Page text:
advertisements, women as sexual objects in advertisements encourage other women to

imitate; they (respondents) feel uncomfortable to watch the advertisements with their family

members where women are portrayed as sex objects and prefer rather the portrayal of more

normal looking women rather than the ultra thin models with scantily clad dress; women in

advertisements are mostly portrayed inside the home with household chores and they

seldom make eye contact with the viewers. Most of the respondents agreed that though in

advertisements women are mostly depicted as independent decision makers, they usually

represent the products related to cosmetics, health and hygiene and Food and beverages and

seldom represent the high value products like automobiles, share markets, real estate. The

study further highlighted that gender, age and level of education of the respondents do have

an impact on their perception. Respondents differ in their perception regarding the portrayal

of women in advertisements on the basis of their gender age and level of education.

The study has used triangulation of methods to measure the construct i.e. Portrayal of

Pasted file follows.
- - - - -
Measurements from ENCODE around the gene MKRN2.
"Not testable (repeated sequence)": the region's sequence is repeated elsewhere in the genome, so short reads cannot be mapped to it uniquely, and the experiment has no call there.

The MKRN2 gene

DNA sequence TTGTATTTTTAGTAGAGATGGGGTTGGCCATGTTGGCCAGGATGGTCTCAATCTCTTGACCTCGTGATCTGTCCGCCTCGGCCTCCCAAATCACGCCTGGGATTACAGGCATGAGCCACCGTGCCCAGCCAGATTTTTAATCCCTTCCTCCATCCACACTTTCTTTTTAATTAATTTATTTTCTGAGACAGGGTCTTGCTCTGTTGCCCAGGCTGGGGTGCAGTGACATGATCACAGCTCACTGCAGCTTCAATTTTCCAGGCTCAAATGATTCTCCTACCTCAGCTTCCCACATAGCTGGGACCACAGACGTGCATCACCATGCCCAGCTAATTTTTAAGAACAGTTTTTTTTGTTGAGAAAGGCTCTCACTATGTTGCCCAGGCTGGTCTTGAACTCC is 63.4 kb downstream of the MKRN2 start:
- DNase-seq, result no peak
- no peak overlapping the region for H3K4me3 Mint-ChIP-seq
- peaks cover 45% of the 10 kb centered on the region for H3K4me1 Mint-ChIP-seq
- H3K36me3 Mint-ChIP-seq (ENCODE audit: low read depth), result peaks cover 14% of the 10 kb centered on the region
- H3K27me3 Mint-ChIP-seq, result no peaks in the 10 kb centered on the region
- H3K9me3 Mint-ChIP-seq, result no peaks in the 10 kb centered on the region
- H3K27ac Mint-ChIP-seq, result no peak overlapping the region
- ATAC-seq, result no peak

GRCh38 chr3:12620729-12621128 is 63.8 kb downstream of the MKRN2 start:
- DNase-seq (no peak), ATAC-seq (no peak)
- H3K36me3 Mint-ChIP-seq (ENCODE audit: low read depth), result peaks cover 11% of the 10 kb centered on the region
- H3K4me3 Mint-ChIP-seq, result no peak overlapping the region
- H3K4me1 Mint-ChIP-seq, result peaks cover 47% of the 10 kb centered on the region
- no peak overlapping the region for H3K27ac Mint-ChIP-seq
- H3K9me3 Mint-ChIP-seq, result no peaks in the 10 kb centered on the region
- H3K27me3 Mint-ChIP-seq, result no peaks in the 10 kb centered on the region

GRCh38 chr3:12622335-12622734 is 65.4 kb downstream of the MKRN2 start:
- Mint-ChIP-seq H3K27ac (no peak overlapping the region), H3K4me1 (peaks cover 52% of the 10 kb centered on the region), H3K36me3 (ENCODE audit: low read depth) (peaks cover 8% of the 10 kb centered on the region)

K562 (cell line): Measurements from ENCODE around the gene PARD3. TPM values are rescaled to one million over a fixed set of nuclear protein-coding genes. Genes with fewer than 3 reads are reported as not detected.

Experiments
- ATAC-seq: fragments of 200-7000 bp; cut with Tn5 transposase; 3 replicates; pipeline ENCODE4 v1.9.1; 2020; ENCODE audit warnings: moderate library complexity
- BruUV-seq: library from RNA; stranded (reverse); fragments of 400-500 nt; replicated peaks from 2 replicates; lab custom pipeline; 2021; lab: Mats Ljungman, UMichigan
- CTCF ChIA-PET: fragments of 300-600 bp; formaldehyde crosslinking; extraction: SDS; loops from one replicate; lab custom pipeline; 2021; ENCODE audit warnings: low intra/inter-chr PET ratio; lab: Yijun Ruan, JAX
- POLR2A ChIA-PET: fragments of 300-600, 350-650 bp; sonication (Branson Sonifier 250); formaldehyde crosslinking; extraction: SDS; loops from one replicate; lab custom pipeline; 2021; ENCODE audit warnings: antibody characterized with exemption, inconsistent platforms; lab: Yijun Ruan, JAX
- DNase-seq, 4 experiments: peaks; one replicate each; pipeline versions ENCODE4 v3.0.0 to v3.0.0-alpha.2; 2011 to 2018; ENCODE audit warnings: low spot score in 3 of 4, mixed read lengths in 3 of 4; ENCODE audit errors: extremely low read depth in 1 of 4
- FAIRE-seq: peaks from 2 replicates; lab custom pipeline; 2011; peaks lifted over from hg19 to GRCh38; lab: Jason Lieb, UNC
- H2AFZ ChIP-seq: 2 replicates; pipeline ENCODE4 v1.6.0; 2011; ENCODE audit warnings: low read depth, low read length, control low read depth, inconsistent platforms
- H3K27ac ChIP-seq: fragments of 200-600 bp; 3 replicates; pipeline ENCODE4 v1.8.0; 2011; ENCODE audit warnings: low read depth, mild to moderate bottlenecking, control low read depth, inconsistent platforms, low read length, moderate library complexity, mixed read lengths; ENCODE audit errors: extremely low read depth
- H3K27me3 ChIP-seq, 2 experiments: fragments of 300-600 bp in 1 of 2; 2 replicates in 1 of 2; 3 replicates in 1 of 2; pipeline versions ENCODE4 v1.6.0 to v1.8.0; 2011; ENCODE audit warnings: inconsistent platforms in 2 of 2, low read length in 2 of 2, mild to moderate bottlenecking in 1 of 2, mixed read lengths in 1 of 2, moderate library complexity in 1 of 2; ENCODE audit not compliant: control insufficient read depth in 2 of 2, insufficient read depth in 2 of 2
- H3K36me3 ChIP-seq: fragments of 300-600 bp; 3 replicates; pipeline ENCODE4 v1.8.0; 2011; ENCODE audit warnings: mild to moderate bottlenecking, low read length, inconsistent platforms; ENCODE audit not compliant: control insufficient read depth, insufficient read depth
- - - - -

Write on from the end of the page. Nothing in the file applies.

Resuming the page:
women in Indian TV advertisements through two different methods, i.e. content analysis of

the advertisements and exploring the perception of the audience through structured

questionnaire. On the basis of the findings from both the methods the study concludes that

women in TV advertisements are portrayed mostly in Decorative and Family role and

seldom as Free wheeler and Working; frequently depicted in Home setting and portrayed as

Independent decision maker, represents predominantly for the products related to Cosmetics,

Apparel and Jewelry, Health and Hygiene, and Food and Beverages and infrequently making

Eye contact with the viewers.

Thus the study will help the advertisers to know the liking and preference of the audience of

different gender, age group and level of education so that they can plan their advertising

message accordingly to the preference of the targeted audience and it also suggests the need

for the review of the existing policy which would strictly banned the commercials that are

going against the integrity of women in the society.


vii
Table of Contents

P.No
Acknowledgement iii
Summary v
Introduction
1.1 Background and Motivation 1
1.1.1 Advertising and Gender 2
1.1.2 Status of Women in India 3
1.1.3 Women in Indian Advertisements 6